I’ve been thinking of writing a post about my experiences with Rust for a while, but haven’t found the time. The call for Rust#2019 posts seems like an good opportune moment to contribute.
My rust experience is extremely limited. I’ve written a single library in Rust, called Horned-OWL, (n.d.a) for manipulating OWL (n.d.b/) I started it in August 2017 and it took over a year to full implement the spec complete with parser and renderer; a length of time that is more reflective of the sporadic availability of time that I have to work on these things rather than anything else.
And the experience has been positive. There is already a good and complete library for manipulating OWL called the OWL API (n.d.c) so I needed a strong motivation for writing another. That motivation is simple: the OWL API is in Java and it is slow. Rust has fulfilled it’s promise for me; Horned-OWL is an order of magnitude faster thatn the OWL API.
What have I learned from the experience though, and what could be improved?
I thought I would start with my experience of the community first. Rust is famous or infamous around the internet. In a modern day version of Godwin’s Law, any discussion of Rust results in accusations of SJWs in a remarkably short space of time. I should show my cards here; I’m all in favour of social justice, so I was not put-off my this but curious.
And, actually, I have found the community remarkably helpful; I have recieved in-depth and clear replies to any questions that I have posted on the Rust forums. I’ve also learned something from the community. I have seen it answer questions that I considered foolish or of the “please do my home work for me” kind, while maintaining a high-level of politeness. In the end, I think this is good; perhaps a more blunt response to foolish questions would educate the questioner but always erring on the side of politeness makes the Rust forums a happy place to be. I wish it were true of the wider internet.
My only criticism would be that many of the community are really bought into the process of Rust; as a result many will offer solutions that say “in the future you will be able to do this…” or “if you use nightly, then…”. This can be a little confusing when I am trying to build software now, based around some form of stability.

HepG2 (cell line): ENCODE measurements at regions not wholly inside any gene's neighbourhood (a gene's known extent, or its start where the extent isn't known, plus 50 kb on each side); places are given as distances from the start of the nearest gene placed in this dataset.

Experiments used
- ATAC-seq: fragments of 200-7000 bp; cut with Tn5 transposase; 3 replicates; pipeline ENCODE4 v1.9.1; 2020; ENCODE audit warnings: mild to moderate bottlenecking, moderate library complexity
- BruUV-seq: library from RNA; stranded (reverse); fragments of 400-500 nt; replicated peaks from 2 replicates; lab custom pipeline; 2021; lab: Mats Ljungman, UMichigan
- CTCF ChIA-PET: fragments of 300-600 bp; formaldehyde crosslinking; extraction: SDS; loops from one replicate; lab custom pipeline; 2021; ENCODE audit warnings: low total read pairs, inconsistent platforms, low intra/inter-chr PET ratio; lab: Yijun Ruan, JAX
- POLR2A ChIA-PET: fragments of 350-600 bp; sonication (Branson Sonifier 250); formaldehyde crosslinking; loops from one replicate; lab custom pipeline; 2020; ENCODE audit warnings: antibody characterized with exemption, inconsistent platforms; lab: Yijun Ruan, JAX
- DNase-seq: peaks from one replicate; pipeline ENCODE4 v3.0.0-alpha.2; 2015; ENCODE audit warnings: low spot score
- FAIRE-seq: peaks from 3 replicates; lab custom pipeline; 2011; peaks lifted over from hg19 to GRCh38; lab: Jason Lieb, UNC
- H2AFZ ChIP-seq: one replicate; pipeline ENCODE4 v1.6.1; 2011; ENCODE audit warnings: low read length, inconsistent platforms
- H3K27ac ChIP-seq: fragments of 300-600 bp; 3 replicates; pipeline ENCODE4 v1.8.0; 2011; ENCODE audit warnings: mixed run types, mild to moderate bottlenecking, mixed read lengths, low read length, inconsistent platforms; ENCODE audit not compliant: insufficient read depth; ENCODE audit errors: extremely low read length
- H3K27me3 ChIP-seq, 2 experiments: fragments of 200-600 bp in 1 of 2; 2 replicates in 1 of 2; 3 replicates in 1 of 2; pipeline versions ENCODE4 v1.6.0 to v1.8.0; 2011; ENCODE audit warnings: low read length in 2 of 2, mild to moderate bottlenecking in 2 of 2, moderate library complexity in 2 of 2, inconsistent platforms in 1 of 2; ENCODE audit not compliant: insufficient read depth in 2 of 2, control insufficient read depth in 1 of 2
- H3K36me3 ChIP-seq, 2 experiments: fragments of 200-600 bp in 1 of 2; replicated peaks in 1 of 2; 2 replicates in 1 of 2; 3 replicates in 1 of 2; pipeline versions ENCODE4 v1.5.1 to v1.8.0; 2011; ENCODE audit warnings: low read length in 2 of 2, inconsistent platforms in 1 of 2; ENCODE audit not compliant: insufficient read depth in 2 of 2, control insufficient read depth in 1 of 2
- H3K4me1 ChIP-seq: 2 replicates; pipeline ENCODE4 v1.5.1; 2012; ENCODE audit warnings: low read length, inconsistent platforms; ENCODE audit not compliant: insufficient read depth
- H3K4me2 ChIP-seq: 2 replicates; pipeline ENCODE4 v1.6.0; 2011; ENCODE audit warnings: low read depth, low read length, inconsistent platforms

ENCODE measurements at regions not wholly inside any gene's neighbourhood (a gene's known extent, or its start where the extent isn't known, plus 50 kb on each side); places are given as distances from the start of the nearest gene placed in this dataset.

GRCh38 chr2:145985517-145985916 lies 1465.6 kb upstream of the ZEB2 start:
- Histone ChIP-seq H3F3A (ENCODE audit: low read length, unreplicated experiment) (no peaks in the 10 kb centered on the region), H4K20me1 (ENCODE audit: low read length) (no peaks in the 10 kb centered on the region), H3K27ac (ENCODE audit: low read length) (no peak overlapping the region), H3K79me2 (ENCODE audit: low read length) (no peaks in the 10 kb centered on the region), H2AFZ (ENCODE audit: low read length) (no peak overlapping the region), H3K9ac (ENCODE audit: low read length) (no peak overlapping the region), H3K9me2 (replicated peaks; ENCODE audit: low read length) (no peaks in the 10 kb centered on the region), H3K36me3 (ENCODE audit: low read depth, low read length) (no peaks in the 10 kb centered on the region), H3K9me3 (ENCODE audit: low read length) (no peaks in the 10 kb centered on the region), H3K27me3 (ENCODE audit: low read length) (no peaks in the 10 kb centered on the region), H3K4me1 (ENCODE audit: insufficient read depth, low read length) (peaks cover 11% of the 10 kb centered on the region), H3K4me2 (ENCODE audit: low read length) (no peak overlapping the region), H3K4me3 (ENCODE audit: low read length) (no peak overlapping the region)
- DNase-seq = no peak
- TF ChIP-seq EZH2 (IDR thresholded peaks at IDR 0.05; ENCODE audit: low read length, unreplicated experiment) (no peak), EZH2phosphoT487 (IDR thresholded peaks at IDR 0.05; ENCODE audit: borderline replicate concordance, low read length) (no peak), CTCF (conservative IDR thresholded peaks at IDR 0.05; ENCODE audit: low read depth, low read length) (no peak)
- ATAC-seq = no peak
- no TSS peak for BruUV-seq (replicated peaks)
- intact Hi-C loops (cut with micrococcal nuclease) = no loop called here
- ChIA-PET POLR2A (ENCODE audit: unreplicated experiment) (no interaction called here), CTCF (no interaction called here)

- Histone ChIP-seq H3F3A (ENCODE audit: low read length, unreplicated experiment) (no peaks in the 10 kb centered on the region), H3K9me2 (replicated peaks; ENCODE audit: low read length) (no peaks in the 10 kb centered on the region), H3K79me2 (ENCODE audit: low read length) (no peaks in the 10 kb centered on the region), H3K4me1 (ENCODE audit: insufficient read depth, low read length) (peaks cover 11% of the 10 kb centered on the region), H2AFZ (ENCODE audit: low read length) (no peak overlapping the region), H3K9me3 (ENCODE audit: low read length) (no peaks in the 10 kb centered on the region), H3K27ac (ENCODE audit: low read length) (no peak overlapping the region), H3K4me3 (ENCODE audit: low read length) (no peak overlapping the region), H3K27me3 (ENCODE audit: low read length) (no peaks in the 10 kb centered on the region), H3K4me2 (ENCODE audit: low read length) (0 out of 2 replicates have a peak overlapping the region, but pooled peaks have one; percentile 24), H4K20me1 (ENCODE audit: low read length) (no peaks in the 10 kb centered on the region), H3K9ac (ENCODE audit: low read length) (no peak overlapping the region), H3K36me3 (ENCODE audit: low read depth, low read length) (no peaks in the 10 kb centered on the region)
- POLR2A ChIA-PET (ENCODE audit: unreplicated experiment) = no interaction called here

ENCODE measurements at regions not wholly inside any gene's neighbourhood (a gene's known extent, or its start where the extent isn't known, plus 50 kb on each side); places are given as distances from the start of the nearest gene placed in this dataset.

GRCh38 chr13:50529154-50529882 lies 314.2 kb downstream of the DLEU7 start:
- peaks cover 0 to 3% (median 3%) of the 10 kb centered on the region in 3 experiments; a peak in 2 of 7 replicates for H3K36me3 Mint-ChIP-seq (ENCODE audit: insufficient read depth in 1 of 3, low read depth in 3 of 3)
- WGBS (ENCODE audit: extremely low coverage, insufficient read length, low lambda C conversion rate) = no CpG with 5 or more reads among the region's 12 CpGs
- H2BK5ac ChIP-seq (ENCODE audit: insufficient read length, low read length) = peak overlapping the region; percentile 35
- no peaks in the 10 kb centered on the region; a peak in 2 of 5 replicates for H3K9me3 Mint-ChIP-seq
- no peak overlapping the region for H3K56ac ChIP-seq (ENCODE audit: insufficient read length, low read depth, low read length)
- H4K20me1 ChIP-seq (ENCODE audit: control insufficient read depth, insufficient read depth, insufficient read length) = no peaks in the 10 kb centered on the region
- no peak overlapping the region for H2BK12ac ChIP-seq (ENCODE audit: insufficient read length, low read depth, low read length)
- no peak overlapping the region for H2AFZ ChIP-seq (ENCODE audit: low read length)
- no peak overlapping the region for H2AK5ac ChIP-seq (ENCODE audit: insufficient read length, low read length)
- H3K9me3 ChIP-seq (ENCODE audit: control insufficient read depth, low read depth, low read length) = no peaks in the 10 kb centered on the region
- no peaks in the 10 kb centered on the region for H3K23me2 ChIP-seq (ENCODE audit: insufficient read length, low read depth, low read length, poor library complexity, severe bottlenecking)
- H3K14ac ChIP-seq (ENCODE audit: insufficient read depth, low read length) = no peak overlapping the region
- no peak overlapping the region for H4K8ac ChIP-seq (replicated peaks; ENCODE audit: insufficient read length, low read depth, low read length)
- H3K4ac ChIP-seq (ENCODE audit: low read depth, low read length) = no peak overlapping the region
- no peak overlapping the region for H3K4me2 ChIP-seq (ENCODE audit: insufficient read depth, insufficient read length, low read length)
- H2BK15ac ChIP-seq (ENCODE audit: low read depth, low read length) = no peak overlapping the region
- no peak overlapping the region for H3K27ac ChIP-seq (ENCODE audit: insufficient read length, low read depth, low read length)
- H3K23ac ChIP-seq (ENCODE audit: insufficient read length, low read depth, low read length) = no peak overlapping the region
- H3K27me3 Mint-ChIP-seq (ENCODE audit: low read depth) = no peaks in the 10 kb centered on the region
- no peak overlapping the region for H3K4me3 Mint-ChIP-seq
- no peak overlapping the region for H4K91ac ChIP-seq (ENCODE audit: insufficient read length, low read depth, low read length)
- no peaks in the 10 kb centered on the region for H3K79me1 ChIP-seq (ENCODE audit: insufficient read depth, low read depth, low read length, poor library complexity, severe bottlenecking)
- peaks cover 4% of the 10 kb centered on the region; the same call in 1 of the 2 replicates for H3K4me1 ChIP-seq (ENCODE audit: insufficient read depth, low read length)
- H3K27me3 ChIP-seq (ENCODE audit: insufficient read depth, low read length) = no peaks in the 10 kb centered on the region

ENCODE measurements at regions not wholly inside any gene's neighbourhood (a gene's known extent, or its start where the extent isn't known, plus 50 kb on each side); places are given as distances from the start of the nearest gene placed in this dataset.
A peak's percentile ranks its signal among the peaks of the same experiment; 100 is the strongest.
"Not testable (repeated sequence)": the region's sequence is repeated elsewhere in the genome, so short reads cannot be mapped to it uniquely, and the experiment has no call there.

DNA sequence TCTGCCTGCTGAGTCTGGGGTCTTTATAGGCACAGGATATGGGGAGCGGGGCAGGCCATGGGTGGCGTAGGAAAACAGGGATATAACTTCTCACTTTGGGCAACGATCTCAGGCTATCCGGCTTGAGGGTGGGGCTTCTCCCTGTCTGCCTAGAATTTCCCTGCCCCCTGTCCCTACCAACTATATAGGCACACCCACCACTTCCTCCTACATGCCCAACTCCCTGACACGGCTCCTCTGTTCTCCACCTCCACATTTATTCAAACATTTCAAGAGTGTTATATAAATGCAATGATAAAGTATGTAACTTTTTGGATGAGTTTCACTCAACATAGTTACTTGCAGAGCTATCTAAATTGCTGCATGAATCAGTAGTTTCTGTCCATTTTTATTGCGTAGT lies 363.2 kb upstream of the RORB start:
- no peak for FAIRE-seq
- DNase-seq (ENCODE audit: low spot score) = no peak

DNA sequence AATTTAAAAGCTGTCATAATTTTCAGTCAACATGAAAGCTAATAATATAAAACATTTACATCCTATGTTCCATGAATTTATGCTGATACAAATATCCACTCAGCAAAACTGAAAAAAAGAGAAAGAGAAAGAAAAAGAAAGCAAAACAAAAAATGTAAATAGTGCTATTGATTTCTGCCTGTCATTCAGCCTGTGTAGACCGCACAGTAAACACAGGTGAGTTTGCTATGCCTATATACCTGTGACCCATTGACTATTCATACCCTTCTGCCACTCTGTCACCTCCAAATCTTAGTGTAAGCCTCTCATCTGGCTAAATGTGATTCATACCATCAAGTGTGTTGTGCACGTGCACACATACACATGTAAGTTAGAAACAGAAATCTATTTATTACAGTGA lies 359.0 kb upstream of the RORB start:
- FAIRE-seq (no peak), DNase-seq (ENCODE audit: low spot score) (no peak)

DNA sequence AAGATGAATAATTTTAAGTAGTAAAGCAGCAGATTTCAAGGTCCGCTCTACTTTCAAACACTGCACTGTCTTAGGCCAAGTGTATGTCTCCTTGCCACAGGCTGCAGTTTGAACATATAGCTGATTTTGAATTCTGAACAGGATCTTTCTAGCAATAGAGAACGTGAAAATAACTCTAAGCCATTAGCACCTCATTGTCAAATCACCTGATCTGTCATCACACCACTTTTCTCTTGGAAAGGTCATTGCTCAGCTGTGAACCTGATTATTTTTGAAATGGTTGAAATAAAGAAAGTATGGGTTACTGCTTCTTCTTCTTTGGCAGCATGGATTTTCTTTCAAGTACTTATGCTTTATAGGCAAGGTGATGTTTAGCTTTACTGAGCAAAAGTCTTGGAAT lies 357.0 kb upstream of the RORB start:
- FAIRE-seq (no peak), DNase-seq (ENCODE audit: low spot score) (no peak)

Over all the standard of documentation for Rust is high. I read the rust book and found it to be useful and informative.
I would raise one area for improvement. Rust is attempting to achieve
something novel and many in the community are very bought into this; as
a result, I think, discussions of where Rust’s model causes problems are
minimized. I spent several fruitless days, for example, trying to lazily
instantiate a data structure. The solution is short and simple and
unsafe. Similarly, I struggled for a long time with building a circular
data structure; in this case, I tried several (first
Rc, then numeric
indexes for nodes, finally tree structure with
Rc identifiers to make
Documentation-wize, Rust needs to embrace it’s capabilities for writing unsafe and circular data structures. It can do this perfectly well, and new developers need to know how early.
The theme of Rust 2018 was productivity. And it has achieved good things here. But for me, the biggest problem that Rust has remains all the users that it does not have. One significant reason for this must surely be it difficult learning curve.
Productivity is a form of usability, but it is not the same thing as
learnability. Some of the changes in Rust 2018 do improve learnability:
while learning the old module system, for example, I found myself lost
and often ended up using one of the strongest techniques in any
programmers toolkit; I changed things randomly until it worked. Other
changes, such as the
impl trait improve productivity, but also
introduce new syntax which hampers learnability.
Let me give an example. I am old school enough as a programmer that I use “print everything” is one of the ways I program (and something I teach!). If you use this technique in Rust, you hit three learnability problems. First, these two statements seem backward.
The one I want to use most frequently is the second form (i.e. print
anything out). Yet, it’s longer than the first. At the same time, when I
try to use the second form, it frequently doesn’t work. Not until, I
#[derive(Debug)] everywhere. Why? Is there really no way to
allow Rust to produce some printable representation for any object, even
if it’s just the name of the type and an identifier.
And, finally, to have this work with your test suite you have to do this:
cargo test -- --nocapture
-- as well as
--nocapture? And, why does
cargo help test
--nocapture as an option.
So, for 2019, I would focus on learnability, to consolidate the gains made by Rust 2018. What would this mean in practice? I don’t know all specific steps it should mean, because I am not totally new to Rust any longer (I am now using a strange combination of the old and new module imports). I would suggest that each Rust developer mentor one or two Rust incomers and use this time to understand what the issues are; perhaps, this reflects my academic background, but I am a great believer in the principle that you don’t understand something till you have taught it.